Introductions

"Run-of-the-mill" seems like a modestly accurate way to describe myself in terms of horror fandom. In certain respects I find that valuable, since ideally I can make an appeal to those like myself, to those who may be testing the waters, and hopefully to the hardcore horror fans as well. (And I sincerely encourage feedback, especially from the latter.) It wasn't until several years ago, the present time of this writing being December of '09 to give perspective, that the genre genuinely appealed to me and I owe all that to the film adaptation of Stephen King's 'IT'. After that, it was a slow and steady progression that grew into watching more Stephen King film adaptations, then into watching general horror films. In more recent years it's branched from solely films into different mediums, namely: comics (comic books, manga, graphic novels, webcomics, etc.), purely written literature, and different games.

But let's get to the point, shall we? The Darkley Niche is something I've constructed after the comic-in-progress that a friend and myself plan on self-publishing, an anthology of short horror stories much in the same vein as 'Tales from the Crypt' and similar titles. The series centers around a faceless persona we've affectionately dubbed Alan Darkley, the Niche's namesake, and a cast of storytellers whose tales fall within particular subgenres and sister genres of horror. This site is the drawing board, if you will, where everything posted is either a form of research or a roughing out of ideas. It's all relevant in some fashion. By exploring these different horror stories and their mediums a better understanding and influence of the genre, as well as inspiration, can be put into the comic. Even if you have no personal interest in the project, perhaps you can glean something from the reviews and the like. And if nothing else, the Niche will work to serve my own purposes.

Be sure to browse over the column of banners below if you're looking for posts on a particular topic. (And at the very bottom of the blog, if you would like to consult the complete listing of post labels.) Otherwise, scroll down past them to get to the most recent articles. Likewise, refer to the right side for our latest tweets.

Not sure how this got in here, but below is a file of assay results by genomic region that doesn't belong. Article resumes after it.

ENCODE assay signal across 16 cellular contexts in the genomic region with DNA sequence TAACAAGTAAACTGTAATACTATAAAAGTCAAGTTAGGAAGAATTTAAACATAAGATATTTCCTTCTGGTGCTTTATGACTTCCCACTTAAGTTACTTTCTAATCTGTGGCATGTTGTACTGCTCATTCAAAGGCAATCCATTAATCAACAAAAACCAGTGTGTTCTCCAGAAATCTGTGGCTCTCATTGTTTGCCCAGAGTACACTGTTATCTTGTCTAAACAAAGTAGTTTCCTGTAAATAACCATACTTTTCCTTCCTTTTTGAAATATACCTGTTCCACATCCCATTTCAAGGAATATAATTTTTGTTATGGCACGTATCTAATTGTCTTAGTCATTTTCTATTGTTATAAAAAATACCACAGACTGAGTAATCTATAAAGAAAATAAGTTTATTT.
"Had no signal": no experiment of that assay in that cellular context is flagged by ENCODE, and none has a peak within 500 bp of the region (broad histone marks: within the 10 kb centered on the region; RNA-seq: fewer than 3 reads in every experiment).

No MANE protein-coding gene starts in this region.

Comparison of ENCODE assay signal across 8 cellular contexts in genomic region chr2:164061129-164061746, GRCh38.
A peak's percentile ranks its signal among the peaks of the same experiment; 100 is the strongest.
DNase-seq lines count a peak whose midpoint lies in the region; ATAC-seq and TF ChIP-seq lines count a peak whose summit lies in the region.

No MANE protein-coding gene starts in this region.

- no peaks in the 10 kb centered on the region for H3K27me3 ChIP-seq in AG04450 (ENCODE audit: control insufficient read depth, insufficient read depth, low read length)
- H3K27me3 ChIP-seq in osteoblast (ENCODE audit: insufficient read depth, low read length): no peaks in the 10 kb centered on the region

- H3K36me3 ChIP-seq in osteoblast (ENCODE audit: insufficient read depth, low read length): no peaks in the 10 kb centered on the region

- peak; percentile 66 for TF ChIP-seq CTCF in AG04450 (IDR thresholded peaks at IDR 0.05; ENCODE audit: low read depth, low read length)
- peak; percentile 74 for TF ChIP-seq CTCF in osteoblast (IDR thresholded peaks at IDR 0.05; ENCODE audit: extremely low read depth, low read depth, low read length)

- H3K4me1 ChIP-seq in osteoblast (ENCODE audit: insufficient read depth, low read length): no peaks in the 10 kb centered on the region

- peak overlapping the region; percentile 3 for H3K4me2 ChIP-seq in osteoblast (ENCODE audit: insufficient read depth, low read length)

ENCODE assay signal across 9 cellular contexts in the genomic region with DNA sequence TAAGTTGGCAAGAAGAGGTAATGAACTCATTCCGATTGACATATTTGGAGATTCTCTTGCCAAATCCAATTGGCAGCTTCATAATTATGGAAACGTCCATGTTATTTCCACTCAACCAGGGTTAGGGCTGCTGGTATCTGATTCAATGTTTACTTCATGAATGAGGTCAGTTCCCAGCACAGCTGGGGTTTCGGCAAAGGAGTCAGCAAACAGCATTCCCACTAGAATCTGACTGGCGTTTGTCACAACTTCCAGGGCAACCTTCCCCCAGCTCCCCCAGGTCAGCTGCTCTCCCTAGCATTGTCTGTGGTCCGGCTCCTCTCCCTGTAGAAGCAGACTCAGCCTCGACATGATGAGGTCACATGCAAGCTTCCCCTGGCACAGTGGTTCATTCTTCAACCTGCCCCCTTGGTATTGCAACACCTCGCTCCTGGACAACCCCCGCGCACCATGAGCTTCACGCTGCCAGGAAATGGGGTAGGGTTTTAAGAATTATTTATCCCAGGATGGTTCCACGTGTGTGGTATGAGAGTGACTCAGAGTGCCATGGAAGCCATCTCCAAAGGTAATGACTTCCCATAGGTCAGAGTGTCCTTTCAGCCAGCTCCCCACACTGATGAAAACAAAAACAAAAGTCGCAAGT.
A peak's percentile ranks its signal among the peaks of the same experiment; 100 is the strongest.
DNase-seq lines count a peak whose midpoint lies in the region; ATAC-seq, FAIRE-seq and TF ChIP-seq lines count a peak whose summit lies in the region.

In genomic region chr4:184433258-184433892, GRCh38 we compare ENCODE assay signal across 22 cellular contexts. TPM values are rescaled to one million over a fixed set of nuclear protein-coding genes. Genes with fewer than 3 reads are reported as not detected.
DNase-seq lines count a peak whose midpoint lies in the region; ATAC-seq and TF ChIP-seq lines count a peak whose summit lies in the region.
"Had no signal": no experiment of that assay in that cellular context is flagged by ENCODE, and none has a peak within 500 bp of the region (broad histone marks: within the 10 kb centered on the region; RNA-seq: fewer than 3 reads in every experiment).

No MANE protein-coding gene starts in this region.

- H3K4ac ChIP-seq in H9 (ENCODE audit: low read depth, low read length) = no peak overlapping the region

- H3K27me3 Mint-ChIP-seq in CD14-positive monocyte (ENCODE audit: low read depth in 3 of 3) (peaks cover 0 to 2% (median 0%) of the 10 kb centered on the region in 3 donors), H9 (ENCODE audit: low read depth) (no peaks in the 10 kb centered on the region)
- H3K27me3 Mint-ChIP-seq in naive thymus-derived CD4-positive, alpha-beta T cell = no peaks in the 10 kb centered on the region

Meet The Darkley Storytellers

Meet The Darkley Storytellers

About Myself

My photo
Well, here's yours truly. The name's Drew, in case you were wondering. The Niche is my personal site, while the comic-in-progress is a partnered effort with Don, a lifelong friend of mine. We collaborate on the stories, but my partner's the writer in the outfit while I am the illustrator. This is currently little more than a side project, but we hope to make something of it.

artwork by yours truly

artwork and artist features

movies, short films, TV, webisodes, etc.

frightful films for your year-round festivities

book reviews: consult the niche's necronomicon

comic-related news and reviews

zed in the head randomness

Tuesday, November 12, 2013

Halloween at the homestead

There is a tendency to avoid more personally-oriented posts, because we would rather talk horror than about ourselves. However, since this is about Halloween, we decided to give a little glimpse of how we celebrated at our home this year. Storage space (not to mention our bank account) is limited, so we only decorated the entertainment room. Even so, it came out quite festive for the season.